By Bill Blazar, August guest blogger
Minnesota’s higher ed system is spending too much time and money on remedial instruction for Minnesota’s high school graduates. The dismal state of K-12 outcomes is a drain on taxpayer-funded resources and a disservice to the students themselves.
Statistics for the 2005 Minnesota public high school graduates — the most recent year available — highlight the disturbing state of affairs. Within two years of high school graduation, 49% of the class enrolled in a Minnesota public higher education institution. Of these students, 38% took one or more developmental courses during that period. Mathematics is the most common developmental course taken, followed by writing. These students must pay for high school-level classes while not earning credit because the classes are not college-level.
What’s the recourse? The short answer: Colleges should refuse to accept any student who isn’t college-ready. Even if that were done, however, there’s no guarantee that many schools could return a “new and improved” graduate. Witness the fact that Minnesota overall still has one of the worst achievement gaps between advantaged and disadvantaged students of any state. The gap persisted in the Minnesota Comprehensive Assessments (MCAs) reading and math tests conducted this spring for students in grades 3-8 and 11.
We’ll not make any serious headway into producing college-ready — or, for that matter, work-ready — graduates until the K-12 system takes decisive action to put the proper tools in place. So why not require schools to employ “highly qualified” teachers to effect substantive change in the student “product.” Research underscores that second to parents, the quality of teachers remains the biggest predictor of student academic success. Alternative teacher licensure is one proven avenue to transforming student outcomes. That’s why the Minnesota Chamber of Commerce, as part of a broad-based coalition, has fought so hard the past two legislative sessions to give alternative teacher license permanent status in Minnesota.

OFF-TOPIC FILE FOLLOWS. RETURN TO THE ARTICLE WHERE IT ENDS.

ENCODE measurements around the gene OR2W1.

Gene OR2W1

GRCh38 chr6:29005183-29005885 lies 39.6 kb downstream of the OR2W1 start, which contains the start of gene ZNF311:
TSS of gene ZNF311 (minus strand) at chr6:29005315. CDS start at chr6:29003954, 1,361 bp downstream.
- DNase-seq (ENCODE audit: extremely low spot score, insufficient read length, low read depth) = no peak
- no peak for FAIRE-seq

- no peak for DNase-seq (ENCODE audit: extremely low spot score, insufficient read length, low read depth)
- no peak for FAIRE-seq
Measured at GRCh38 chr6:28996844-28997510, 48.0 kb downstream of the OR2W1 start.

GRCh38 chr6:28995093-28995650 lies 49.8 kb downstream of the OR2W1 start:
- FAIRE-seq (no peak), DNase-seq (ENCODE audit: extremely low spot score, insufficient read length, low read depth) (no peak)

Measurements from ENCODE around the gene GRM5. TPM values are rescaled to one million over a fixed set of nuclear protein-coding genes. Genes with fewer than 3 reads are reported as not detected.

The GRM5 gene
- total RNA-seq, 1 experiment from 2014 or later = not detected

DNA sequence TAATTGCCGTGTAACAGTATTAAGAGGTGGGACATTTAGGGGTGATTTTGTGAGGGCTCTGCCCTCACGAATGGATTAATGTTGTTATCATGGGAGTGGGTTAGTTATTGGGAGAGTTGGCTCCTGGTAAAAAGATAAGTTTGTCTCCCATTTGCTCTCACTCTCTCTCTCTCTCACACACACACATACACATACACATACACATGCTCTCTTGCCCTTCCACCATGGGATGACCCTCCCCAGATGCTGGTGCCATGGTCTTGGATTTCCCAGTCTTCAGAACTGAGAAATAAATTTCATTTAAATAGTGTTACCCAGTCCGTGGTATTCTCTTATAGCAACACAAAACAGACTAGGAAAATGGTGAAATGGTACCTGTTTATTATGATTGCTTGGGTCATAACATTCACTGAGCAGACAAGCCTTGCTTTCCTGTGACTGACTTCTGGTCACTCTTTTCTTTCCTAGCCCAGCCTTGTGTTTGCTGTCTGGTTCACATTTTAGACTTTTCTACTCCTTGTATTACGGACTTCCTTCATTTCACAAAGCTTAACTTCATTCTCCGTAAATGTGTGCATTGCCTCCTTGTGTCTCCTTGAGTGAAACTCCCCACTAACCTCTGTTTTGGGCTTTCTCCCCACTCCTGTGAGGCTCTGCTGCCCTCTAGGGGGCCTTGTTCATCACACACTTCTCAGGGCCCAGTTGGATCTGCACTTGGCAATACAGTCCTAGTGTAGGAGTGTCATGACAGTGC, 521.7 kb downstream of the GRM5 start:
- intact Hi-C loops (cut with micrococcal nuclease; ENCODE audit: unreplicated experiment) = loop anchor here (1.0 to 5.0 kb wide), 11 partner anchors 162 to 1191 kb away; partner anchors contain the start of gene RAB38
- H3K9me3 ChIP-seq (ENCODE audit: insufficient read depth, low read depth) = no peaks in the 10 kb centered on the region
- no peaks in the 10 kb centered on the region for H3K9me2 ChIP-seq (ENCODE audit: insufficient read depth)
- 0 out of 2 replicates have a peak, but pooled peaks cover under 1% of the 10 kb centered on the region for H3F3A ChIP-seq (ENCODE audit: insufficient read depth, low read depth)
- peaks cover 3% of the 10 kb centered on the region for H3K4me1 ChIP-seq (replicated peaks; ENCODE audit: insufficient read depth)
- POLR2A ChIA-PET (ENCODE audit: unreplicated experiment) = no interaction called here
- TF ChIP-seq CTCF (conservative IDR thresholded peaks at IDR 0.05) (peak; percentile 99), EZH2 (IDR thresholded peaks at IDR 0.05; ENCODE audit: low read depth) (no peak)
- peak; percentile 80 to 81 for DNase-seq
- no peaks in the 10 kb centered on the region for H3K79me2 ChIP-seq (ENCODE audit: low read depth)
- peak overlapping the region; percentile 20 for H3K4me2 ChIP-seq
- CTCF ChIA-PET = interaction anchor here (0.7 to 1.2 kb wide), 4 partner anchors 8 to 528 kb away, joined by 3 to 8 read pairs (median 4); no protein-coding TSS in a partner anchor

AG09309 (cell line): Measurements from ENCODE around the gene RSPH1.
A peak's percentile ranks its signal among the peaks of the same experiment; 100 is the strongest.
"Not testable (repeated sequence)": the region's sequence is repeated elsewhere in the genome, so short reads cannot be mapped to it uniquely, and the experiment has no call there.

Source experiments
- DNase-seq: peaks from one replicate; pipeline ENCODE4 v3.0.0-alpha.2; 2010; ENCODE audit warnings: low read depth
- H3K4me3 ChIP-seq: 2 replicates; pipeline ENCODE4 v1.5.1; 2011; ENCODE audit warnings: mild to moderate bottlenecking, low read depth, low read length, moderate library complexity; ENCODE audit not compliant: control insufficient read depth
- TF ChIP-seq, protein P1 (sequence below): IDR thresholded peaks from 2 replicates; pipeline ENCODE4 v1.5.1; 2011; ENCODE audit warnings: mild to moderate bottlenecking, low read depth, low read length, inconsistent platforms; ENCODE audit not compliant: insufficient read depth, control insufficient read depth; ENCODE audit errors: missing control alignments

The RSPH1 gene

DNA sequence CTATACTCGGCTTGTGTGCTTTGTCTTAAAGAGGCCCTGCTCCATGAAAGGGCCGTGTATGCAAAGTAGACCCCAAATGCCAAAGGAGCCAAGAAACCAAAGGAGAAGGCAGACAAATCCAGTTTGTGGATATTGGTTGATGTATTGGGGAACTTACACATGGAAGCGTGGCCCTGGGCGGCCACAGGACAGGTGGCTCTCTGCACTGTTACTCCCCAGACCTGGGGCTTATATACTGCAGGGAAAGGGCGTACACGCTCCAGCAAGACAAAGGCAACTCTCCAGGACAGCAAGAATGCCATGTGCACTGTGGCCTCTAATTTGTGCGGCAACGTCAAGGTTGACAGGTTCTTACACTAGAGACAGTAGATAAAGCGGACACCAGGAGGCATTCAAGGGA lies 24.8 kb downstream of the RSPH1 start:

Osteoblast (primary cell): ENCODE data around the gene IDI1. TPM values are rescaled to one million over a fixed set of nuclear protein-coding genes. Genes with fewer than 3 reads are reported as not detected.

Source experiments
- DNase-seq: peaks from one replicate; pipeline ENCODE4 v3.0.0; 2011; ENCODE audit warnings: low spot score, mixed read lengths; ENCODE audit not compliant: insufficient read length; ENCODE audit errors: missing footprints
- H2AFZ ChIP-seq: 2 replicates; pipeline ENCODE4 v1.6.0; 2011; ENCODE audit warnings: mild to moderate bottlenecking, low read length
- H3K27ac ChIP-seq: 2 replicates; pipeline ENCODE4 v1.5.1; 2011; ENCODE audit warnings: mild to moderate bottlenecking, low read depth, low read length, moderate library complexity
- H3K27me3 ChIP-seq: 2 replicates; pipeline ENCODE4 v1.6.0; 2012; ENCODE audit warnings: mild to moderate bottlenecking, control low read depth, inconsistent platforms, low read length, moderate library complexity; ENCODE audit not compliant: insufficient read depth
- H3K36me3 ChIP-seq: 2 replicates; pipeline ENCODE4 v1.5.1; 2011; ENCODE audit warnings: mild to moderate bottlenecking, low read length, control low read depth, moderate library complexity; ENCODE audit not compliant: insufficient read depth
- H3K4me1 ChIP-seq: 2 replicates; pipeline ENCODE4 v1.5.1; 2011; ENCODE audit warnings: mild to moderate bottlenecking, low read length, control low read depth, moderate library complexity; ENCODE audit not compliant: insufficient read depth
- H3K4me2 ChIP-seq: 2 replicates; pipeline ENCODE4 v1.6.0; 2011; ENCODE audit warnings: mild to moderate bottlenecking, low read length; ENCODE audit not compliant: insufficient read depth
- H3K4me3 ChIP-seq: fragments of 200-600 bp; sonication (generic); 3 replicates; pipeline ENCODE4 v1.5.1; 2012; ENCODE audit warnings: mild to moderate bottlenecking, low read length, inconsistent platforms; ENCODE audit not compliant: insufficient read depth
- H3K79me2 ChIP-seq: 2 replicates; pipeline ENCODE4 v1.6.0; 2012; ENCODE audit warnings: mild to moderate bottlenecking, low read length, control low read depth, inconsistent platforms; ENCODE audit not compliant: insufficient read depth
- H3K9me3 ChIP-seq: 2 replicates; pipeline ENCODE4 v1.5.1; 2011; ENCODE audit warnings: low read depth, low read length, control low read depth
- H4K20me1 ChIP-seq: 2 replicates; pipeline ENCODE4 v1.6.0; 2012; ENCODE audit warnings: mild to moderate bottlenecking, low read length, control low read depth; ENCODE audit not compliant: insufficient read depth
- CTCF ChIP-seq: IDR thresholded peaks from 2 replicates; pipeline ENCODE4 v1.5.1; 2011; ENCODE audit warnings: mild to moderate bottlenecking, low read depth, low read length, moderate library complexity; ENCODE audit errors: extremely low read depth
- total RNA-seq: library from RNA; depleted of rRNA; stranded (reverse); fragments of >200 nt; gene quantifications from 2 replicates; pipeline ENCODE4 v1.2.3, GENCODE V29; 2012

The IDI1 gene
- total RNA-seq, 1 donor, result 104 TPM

Our schools — and thus our students, our future workforce — are missing key opportunities to reap the benefits of some of the best and brightest teaching candidates in the classrooms. At present, graduates of the highest-performing teaching programs for underserved students — programs like Teach for America that have shown remarkable success in other parts of the country — must apply for a teaching waiver on a year-by-year basis.
Contrary to the claims of those who oppose alternative pathways for teacher education — chiefly, Education Minnesota, the state’s largest teachers union — alternative licensure neither takes away jobs from current teachers nor shortchanges teacher training. The additional options simply enhance the pool of quality candidates and will bolster the collective efforts of the rank-and-file teaching corps.
Higher ed plays a vital role in this initiative as well. Institutions must become active supporters of alternative licensure and other strategies to solve the problem. That requires more than simply communicating with legislators. Institutions ought to be developing curriculum that’s specifically designed for these unconventional teachers. As an example, Hamline University does so for programs such as Teach for America. Others should follow suit. Institutions also could adjust admission requirements: Accept students only if their respective high schools provide the remedial work so students are ready for college.
The stakes are too high to let this issue die. The effort requires a full-court press. The Minnesota Chamber is determined to ensure that every Minnesota student has a chance to succeed. Minnesotans deserve no less.